Haiti: Making Sense of suffering?

A powerful aftershock today resulted in the final determination that the buildings of the HIS Home Orphanage are no longer safe even to be around. The buildings had to be abandoned. The children have been moved to a local Church down the road.

This afternoon I found this article about a young 22 year old woman who was working with Orphans in Haiti; she was killed when the 7 story building she was staying in collapsed in a “blink of an eye”. Our hearts go out to her friends and family; this story hits very close to home.

I’m sure in the days and weeks to come there will be numerous tragedies like this discovered and reported on. There really is no answer to the question of “why” even when our entire lifespan is just a breath on a cold winters morning. I have to lean heavily on the trust that there is a reason; and all the senselessness of the destruction and death and chaos will someday make sense.

As you probably are; I have been really struggling over the last couple days in trying to make sense in my heart out of all the pain and suffering and destruction that is going on in Haiti right now. I can’t make any sense of it, no matter how I try.

I’m not really sure if there is any way to make sense of it, as we are looking through a small telescope at the vastness of the universe of time, we can only see one small moment in one small area of space.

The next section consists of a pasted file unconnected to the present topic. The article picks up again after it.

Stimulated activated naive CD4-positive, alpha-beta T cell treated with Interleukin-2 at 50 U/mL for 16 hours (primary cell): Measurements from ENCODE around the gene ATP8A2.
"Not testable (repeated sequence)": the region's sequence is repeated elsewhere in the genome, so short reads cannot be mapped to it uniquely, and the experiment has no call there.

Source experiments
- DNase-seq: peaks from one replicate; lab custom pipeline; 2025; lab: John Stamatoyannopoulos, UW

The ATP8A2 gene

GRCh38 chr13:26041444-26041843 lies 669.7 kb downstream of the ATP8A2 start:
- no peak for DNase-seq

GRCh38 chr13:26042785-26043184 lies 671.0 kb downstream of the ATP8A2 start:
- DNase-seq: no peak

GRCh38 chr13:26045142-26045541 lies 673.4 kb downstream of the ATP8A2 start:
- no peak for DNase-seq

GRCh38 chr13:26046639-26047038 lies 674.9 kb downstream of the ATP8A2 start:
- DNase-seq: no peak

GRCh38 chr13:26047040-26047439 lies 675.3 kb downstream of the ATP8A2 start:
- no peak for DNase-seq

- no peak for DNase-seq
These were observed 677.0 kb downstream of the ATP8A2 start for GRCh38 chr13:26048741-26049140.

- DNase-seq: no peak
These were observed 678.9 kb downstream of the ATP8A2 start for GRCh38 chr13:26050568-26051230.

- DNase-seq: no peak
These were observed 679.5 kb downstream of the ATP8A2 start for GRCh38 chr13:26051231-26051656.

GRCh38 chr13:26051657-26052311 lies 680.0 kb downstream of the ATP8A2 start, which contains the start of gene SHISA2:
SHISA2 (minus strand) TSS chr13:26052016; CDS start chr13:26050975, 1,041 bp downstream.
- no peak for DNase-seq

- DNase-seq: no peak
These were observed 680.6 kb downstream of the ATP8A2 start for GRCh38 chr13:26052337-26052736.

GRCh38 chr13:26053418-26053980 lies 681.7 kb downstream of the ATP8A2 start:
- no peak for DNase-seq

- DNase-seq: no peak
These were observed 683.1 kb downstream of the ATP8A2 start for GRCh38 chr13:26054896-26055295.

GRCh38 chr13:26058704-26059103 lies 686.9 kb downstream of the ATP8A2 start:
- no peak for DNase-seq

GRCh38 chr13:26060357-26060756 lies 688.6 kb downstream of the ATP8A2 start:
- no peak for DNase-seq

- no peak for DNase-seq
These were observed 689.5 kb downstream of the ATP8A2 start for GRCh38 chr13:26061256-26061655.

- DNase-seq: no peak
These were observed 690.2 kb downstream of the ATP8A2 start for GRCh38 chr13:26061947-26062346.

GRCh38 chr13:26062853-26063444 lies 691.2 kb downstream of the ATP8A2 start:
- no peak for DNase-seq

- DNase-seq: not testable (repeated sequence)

I was reminded today, in the midst of this agony of heart something I read by C.S. (Jack) Lewis, regarding the problem of pain and suffering in his book, The Great Divorce. I thought I would share.

It really brings no consolation for a broken heart: but it at least can remind us, that there is a God-view that we cannot see – and we must remember to trust and have faith.

“‘That is what mortals misunderstand. They say of some temporal suffering, ‘No future bliss can make up for it,’ not knowing that Heaven, once attained, will work backwards and turn even that agony into a glory. And of some sinful pleasure they say ‘Let me have but this and I’ll take the consequences’: little dreaming how damnation will spread back and back into their past and contaminate the pleasure of sin. Both processes begin even before death. The good man’s past begins to change so that his forgiven sins and remembered sorrows take on the quality of Heaven: the bad man’s past already conforms to his badness and is filled only with dreariness. And that is why, at the end of all things, when the sun rises here and the twilight turns to blackness down there, the Blessed will say ‘We have never lived anywhere except Heaven,’ and the Lost, ‘We were always in Hell.’ And both will speak truly.’ – C.S. Lewis, The Great Divorce.